Please use this identifier to cite or link to this item: https://covid-19.conacyt.mx/jspui/handle/1000/4317
$α$-Satellite: An AI-driven System and Benchmark Datasets for Hierarchical Community-level Risk Assessment to Help Combat COVID-19
Yanfang Ye.
Shifu Hou.
Yujie Fan.
Yiyue Qian.
Yiming Zhang.
Shiyu Sun.
Qian Peng.
Kenneth Laparo.
Acceso Abierto
Atribución-NoComercial-SinDerivadas
https://arxiv.org/pdf/2003.12232v1.pdf
The novel coronavirus and its deadly outbreak have posed grand challenges to human society: as of March 26, 2020, there have been 85,377 confirmed cases and 1,293 reported deaths in the United States; and the World Health Organization (WHO) characterized coronavirus disease (COVID-19) - which has infected more than 531,000 people with more than 24,000 deaths in at least 171 countries - a global pandemic. A growing number of areas reporting local sub-national community transmission would represent a significant turn for the worse in the battle against the novel coronavirus, which points to an urgent need for expanded surveillance so we can better understand the spread of COVID-19 and thus better respond with actionable strategies for community mitigation. By advancing capabilities of artificial intelligence (AI) and leveraging the large-scale and real-time data generated from heterogeneous sources (e.g., disease related data from official public health organizations, demographic data, mobility data, and user geneated data from social media), in this work, we propose and develop an AI-driven system (named $alpha$-Satellite}, as an initial offering, to provide hierarchical community-level risk assessment to assist with the development of strategies for combating the fast evolving COVID-19 pandemic. More specifically, given a specific location (either user input or automatic positioning), the developed system will automatically provide risk indexes associated with it in a hierarchical manner (e.g., state, county, city, specific location) to enable individuals to select appropriate actions for protection while minimizing disruptions to daily life to the extent possible. The developed system and the generated benchmark datasets have been made publicly accessible through our website. The system description and disclaimer are also available in our website.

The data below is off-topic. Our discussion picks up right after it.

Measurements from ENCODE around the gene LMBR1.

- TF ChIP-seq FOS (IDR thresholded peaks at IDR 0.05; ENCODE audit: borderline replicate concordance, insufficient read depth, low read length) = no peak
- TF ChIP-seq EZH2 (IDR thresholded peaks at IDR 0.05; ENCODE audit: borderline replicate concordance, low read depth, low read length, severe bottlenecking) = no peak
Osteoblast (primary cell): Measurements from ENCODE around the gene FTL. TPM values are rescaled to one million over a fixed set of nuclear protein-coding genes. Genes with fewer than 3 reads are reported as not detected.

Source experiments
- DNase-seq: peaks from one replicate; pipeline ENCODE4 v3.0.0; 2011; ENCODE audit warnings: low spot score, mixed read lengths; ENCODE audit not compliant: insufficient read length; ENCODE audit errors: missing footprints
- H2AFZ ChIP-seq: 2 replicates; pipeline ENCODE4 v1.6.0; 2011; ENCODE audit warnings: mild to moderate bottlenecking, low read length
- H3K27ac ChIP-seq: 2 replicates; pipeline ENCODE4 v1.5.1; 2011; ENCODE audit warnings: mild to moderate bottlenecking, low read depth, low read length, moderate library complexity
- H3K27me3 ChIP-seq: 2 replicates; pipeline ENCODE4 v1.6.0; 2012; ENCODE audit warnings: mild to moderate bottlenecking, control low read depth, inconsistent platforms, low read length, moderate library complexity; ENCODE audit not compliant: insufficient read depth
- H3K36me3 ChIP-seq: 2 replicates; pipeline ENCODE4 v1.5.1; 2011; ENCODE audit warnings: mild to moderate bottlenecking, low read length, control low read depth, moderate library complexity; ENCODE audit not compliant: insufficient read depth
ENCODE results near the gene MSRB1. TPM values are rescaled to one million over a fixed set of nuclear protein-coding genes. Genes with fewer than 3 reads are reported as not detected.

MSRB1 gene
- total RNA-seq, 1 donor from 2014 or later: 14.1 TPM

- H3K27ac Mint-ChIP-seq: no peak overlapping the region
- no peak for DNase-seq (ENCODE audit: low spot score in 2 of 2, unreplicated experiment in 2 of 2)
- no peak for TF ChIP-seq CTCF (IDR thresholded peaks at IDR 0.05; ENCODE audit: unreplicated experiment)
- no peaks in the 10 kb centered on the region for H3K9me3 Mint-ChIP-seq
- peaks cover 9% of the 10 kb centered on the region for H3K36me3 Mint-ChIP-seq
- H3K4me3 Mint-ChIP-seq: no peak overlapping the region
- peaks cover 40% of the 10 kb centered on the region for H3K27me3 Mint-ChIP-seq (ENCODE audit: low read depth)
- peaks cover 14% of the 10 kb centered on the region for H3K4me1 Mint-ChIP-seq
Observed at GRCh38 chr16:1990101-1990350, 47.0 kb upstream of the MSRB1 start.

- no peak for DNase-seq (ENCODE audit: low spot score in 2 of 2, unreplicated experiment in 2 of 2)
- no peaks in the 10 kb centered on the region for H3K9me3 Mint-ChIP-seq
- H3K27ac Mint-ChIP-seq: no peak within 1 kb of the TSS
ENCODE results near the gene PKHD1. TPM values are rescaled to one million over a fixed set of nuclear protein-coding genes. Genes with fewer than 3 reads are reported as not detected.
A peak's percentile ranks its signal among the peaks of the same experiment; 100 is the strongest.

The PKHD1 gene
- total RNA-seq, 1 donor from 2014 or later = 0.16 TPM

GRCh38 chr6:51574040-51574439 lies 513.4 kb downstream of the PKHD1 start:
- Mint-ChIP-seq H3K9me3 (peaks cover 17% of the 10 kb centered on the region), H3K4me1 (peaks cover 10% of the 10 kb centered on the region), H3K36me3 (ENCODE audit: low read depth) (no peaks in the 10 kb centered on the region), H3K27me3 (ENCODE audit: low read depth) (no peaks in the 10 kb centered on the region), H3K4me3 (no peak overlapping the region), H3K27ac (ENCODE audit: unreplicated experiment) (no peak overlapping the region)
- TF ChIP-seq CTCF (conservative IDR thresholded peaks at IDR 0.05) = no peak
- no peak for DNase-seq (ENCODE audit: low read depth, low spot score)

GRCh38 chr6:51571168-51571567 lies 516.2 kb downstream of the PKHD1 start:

arxiv.org
2020
Artículo
https://arxiv.org/pdf/2003.12232v1.pdf
Inglés
VIRUS RESPIRATORIOS
Appears in Collections:Artículos científicos

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